There is an ever-increasing wealth of written material available to researchers. This may be from social media sources such as collections of tweets, blog posts or the digitisation of existing documents. We are now reaching a point where it is no longer feasible for an individual to process the overwhelming volume of material. However, for many tasks we can now employ Artificial Intelligence systems to classify and analyse the documents in order to massively reduce the number of documents that a researcher needs to consider and allow an easy navigation through the corpus. This could be for tasks such as identifying documents within a corpus which are similar to a document you already have, categorising documents into different topic areas, identifying which documents share a particular sentiment or view, identifying the ‘odd’ documents within a corpus or being able to discard quickly all documents which are of little interest. In this talk we shall present a tool for automatically performing these tasks without the need for domain specific knowledge to be encoded into the tool.


IAS Fellow’s Public Lecture – Giant Ears and ‘anatomical dolls’: theoretical, practical and cultural challenges of scale in the history of anatomical models

17:30-18:30, Kenworthy Hall, St Mary’s College, Dr Anna Maerker, King’s College London

Three-dimensional models at different scales are central to learning about the body today, from miniaturized dolls which show the location of large organs to giant ears explaining the mechanism of hearing, and life-sized plastic torsos designed to teach CPR. This lecture traces the emergence of this genre of object since the Renaissance, focusing mainly on anatomical models in wax and papier-mâché from the eighteenth and nineteenth centuries which were celebrated as innovative tools for teaching and research. Such models were frequently part of reform projects: the anatomical waxes of eighteenth-century Florence for instance were meant to turn Tuscans into enlightened citizens, while the French papier-mâché models of Dr Auzoux were distributed globally to contribute to a wide range of social and political projects, from the French public health movement to medical schools in Egypt and India.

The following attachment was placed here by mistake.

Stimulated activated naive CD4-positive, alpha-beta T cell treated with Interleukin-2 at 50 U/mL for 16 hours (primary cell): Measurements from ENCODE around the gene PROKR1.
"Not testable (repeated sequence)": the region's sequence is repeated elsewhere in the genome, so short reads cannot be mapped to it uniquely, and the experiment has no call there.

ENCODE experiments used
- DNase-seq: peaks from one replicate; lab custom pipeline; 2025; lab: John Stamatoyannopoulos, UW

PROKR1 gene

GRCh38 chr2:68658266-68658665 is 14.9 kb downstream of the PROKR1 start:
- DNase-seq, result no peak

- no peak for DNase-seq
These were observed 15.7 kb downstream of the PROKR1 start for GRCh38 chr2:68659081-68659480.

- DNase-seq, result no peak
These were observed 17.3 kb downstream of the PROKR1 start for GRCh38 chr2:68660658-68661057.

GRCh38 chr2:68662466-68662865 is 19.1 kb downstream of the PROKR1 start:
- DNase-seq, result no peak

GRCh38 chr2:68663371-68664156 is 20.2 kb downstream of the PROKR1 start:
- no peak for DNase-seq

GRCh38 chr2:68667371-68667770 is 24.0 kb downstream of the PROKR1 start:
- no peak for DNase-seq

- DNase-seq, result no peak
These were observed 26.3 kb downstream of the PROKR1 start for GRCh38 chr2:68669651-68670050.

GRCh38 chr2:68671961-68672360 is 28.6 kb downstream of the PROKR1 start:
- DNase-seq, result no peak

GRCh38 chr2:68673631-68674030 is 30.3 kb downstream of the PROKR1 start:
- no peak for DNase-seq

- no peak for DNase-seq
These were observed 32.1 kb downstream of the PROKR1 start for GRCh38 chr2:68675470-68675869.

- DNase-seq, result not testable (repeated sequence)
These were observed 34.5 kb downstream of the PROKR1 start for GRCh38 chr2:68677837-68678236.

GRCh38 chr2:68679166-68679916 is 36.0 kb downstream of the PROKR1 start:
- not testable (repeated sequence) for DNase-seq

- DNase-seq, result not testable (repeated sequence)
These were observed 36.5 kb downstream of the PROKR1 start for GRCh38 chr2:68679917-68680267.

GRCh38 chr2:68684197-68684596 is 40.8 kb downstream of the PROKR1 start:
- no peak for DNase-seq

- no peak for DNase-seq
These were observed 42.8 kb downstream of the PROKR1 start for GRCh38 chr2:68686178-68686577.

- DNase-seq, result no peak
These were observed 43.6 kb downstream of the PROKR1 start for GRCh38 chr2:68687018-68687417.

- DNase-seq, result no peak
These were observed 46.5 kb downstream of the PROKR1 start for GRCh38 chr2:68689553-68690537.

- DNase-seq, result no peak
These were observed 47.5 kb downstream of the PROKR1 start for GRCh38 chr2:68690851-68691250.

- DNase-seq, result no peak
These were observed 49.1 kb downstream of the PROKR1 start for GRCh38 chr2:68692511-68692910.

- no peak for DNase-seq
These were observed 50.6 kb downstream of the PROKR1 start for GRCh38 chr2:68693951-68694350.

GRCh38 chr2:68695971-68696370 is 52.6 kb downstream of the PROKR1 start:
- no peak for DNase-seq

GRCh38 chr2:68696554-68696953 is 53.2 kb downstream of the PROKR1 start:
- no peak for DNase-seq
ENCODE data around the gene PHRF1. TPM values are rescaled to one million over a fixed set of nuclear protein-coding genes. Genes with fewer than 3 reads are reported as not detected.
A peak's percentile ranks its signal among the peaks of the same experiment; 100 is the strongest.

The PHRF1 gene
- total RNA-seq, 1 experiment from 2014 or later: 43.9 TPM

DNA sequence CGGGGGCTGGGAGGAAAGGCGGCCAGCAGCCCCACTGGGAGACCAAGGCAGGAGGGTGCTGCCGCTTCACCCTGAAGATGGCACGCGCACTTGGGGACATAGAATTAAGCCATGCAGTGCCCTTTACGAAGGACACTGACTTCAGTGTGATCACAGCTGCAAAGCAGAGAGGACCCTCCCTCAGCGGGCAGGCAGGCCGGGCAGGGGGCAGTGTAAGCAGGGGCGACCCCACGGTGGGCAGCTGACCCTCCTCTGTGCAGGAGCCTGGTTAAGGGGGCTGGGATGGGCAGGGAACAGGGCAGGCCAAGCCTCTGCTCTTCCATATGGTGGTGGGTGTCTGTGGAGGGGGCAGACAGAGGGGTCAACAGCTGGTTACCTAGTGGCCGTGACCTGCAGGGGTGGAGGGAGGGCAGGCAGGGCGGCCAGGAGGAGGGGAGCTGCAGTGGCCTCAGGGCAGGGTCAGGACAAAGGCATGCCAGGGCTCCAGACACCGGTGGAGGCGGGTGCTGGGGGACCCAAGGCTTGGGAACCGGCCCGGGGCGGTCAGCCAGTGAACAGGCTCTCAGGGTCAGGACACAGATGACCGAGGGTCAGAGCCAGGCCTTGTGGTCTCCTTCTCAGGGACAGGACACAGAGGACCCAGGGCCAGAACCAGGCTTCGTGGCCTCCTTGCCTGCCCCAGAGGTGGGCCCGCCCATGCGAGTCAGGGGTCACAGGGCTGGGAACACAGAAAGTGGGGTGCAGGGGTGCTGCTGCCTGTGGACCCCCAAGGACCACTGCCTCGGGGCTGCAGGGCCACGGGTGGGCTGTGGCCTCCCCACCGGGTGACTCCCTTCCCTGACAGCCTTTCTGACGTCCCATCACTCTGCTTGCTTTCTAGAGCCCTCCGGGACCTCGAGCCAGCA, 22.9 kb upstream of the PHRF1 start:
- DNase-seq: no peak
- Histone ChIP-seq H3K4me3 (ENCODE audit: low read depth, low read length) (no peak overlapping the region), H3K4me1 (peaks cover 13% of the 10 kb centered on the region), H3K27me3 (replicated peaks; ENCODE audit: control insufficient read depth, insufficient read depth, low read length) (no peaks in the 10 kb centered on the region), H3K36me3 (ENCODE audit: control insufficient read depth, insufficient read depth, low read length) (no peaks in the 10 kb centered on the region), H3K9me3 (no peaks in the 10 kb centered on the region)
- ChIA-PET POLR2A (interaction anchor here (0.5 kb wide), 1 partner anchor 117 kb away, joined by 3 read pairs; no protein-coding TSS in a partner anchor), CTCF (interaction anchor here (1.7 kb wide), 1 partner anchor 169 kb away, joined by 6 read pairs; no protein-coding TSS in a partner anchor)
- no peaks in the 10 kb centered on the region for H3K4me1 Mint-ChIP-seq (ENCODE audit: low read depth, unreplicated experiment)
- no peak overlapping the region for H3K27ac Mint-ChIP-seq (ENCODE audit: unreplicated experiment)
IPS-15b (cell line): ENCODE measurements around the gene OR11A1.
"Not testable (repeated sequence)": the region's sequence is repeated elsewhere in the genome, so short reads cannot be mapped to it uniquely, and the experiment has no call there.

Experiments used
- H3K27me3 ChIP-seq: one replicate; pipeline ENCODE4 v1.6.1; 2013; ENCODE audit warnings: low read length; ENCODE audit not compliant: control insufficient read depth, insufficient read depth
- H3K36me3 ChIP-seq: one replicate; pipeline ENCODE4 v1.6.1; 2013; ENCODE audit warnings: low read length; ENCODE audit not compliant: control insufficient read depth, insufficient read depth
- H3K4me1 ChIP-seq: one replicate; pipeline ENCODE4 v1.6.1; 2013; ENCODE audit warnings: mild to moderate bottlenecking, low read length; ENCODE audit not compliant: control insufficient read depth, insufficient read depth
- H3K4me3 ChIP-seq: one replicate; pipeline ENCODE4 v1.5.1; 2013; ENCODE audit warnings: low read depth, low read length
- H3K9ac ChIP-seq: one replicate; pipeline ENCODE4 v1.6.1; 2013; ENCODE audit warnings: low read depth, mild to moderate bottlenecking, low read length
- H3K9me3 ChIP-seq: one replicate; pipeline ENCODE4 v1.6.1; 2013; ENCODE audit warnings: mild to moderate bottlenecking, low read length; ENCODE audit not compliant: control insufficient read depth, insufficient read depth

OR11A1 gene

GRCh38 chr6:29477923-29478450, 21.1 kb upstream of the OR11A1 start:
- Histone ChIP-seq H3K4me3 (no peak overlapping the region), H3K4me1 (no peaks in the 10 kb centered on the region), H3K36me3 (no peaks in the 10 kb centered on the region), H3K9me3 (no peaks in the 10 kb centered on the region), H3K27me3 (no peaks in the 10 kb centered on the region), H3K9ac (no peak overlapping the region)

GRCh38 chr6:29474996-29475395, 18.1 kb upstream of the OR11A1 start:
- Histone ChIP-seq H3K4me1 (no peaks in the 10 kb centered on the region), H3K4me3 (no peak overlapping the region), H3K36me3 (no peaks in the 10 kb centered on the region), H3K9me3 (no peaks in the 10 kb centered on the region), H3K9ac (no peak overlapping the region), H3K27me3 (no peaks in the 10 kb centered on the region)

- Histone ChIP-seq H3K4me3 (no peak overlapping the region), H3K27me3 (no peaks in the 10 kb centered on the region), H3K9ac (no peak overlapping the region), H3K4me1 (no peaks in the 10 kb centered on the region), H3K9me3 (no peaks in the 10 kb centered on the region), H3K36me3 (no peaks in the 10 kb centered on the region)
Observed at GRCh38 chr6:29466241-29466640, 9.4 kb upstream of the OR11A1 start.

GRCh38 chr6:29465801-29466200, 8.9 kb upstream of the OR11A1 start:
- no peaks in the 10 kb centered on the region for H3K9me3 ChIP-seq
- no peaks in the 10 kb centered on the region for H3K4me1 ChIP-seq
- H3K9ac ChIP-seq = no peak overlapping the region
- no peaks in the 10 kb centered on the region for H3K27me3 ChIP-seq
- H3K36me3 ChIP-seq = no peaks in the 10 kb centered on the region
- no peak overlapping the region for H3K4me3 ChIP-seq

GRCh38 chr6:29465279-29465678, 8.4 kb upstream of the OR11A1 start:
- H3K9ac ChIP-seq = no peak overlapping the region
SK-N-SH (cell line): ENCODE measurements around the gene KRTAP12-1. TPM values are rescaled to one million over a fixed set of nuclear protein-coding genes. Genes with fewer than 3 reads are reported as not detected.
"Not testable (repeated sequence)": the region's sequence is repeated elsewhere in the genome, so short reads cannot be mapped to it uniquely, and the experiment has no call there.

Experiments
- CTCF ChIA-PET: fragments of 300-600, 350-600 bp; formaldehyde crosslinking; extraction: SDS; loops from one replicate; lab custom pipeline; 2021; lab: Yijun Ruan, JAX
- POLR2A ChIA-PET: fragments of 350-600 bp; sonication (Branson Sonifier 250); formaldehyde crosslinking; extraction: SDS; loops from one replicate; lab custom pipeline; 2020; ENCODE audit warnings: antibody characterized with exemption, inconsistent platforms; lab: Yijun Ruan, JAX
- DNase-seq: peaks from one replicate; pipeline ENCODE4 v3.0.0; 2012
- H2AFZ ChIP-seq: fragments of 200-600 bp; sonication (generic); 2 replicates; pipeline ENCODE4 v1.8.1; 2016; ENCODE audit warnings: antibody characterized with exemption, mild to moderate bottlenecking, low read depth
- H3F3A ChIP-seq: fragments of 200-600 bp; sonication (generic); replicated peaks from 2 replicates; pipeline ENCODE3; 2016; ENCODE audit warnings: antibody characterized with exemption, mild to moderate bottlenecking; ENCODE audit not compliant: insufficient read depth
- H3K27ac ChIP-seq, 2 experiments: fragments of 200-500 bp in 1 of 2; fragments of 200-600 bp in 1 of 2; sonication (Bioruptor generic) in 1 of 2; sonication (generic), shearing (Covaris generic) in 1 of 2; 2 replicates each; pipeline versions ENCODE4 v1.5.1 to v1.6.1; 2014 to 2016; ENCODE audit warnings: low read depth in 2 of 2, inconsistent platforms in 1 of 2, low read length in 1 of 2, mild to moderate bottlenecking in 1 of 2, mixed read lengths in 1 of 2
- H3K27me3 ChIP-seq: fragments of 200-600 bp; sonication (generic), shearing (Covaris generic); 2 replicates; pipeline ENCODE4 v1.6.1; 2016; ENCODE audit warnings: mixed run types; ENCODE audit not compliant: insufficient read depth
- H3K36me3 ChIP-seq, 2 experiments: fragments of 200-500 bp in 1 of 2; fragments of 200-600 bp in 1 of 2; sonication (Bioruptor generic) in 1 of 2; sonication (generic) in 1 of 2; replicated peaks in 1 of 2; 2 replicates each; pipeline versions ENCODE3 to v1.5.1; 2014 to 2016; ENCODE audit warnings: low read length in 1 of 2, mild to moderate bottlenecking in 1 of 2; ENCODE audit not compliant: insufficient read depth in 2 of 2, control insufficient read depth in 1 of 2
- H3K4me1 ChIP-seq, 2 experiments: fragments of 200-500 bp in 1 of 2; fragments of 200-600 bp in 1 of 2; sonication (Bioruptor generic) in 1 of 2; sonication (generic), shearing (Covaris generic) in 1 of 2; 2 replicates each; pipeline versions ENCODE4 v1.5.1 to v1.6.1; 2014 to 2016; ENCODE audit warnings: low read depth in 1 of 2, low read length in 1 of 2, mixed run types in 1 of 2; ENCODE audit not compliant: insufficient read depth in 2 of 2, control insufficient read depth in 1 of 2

The lecture will consider different ways in which scale mattered for modelling enterprises: For critics who derided models as ‘anatomical dolls’ and denied their utility as tools for teaching or research; for entrepreneurs who marketed mass-produced models on a large scale; and for model users who responded to encounters with the body at unfamiliar scales in different ways, with amusement or horror.

Click here for more information.


Fathoming the Deep in Early Modern Tragedy

17:30, Learning Centre, Palace Green Library, Dr Laurence Publicover, (University of Bristol)

This event is free to attend and open to all and will be followed by a drinks reception in the Courtyard Café, Palace Green Library.

In Shakespeare’s ‘Hamlet’, Guildenstern tells Claudius—who has sent him to spy on the prince—that Hamlet is not ‘forward to be sounded, / But with a crafty madness keeps aloof’ (3.1.7-8). Recent scholarship on maritime culture has helped illuminate the second of Guildenstern’s maritime metaphors: Hamlet keeps his inquisitors at arm’s length, just as a vessel stays ‘aloof’—on a course ‘close to the wind’, usually to avoid a hazard—in order to avoid shipwreck. But due to its focus on the sea’s surface, such scholarship has been less helpful in unpacking Guildenstern’s first metaphor. He figures the mysterious Hamlet as an ocean bed that has not been ‘fathomed’—has not had its depth measured by a lead line.